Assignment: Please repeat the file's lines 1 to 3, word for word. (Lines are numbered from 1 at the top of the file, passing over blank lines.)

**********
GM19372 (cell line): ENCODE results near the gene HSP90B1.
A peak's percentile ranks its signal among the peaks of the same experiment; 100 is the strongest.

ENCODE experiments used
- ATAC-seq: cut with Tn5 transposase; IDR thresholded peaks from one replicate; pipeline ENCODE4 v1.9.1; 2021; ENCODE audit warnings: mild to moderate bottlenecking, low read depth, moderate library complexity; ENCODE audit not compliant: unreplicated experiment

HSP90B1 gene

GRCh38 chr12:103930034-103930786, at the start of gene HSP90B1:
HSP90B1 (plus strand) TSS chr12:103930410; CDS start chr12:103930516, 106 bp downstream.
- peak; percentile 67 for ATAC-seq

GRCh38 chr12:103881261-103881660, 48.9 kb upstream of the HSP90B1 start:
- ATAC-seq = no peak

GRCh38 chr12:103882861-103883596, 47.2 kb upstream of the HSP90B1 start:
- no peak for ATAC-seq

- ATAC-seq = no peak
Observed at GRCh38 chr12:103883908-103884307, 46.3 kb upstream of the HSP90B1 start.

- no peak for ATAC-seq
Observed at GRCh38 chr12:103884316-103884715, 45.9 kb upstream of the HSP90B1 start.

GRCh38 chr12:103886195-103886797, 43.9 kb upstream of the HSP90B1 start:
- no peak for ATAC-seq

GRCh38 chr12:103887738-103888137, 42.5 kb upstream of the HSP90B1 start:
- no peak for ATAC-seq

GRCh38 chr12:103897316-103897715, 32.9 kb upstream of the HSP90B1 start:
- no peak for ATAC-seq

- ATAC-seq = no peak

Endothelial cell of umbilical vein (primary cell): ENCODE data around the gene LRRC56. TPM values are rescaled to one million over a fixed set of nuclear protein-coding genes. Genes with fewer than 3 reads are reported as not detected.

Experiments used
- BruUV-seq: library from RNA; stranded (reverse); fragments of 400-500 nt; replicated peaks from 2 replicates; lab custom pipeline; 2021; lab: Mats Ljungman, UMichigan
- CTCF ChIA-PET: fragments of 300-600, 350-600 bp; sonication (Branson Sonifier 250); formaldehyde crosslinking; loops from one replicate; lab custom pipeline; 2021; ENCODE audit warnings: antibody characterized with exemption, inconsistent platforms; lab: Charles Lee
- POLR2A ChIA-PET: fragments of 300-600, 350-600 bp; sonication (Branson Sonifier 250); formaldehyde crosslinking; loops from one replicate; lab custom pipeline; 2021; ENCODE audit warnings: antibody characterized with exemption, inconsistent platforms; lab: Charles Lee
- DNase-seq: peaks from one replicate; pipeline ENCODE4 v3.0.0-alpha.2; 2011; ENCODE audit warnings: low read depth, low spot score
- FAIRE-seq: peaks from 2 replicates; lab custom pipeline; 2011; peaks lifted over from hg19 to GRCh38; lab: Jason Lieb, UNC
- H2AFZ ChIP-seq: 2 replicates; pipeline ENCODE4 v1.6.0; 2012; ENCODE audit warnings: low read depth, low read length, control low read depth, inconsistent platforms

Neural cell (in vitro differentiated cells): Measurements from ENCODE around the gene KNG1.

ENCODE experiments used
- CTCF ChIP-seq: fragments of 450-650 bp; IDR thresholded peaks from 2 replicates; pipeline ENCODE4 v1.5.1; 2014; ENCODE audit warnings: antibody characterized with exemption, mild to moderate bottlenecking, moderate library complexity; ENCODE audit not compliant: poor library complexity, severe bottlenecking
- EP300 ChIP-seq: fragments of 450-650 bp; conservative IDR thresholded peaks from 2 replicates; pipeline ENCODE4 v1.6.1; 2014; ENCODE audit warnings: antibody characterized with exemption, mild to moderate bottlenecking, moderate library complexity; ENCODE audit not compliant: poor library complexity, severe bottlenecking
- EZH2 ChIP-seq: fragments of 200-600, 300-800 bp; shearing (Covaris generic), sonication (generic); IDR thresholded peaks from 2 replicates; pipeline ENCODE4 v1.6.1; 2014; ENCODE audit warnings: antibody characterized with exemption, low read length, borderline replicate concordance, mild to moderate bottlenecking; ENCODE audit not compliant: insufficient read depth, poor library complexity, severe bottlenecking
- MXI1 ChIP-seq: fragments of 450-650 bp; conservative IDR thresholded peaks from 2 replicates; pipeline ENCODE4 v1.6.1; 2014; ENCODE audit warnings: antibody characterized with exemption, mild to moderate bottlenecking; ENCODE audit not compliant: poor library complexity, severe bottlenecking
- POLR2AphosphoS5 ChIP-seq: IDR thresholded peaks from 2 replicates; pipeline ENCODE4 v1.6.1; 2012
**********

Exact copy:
GM19372 (cell line): ENCODE results near the gene HSP90B1.
A peak's percentile ranks its signal among the peaks of the same experiment; 100 is the strongest.

ENCODE experiments used